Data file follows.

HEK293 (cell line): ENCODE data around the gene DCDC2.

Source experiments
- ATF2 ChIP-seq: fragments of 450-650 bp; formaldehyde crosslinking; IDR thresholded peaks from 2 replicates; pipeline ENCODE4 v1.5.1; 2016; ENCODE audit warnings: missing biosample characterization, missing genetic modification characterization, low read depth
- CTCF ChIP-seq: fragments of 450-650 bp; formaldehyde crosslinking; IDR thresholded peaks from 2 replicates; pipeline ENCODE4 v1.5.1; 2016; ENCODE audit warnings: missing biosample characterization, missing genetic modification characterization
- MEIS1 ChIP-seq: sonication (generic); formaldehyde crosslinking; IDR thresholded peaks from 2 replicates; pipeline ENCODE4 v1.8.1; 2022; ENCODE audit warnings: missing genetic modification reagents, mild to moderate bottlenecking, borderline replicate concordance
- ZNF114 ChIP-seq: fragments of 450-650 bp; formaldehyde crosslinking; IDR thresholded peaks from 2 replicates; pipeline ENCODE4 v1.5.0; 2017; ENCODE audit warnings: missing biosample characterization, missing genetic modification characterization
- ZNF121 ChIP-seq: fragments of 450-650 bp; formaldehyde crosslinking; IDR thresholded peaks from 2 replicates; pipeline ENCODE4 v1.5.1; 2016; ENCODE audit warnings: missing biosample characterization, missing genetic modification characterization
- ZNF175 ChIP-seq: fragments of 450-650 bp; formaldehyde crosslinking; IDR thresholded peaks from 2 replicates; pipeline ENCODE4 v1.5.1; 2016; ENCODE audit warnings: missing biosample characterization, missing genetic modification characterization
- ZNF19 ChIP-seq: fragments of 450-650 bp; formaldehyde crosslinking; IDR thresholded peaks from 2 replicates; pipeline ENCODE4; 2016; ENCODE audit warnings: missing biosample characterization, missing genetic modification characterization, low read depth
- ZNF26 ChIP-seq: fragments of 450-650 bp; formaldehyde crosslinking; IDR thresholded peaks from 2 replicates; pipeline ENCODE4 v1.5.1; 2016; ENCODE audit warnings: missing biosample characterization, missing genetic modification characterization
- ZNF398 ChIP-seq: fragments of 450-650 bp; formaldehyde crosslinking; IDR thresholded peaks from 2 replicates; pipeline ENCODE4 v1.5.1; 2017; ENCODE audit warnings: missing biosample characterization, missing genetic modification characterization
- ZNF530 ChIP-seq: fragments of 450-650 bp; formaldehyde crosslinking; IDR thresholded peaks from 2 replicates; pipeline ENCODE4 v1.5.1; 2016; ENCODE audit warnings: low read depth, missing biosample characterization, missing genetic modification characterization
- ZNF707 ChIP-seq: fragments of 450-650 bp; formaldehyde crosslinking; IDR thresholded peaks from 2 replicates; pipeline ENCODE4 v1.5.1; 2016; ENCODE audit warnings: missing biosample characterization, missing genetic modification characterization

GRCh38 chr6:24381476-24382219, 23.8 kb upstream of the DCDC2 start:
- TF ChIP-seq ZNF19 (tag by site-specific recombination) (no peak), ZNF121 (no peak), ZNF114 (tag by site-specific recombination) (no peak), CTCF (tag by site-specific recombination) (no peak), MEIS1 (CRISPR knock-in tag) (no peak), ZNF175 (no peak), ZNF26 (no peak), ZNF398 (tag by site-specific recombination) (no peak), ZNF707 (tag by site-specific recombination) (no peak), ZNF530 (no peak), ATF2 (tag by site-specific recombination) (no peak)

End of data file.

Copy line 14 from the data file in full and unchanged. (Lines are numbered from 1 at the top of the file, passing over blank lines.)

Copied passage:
GRCh38 chr6:24381476-24382219, 23.8 kb upstream of the DCDC2 start: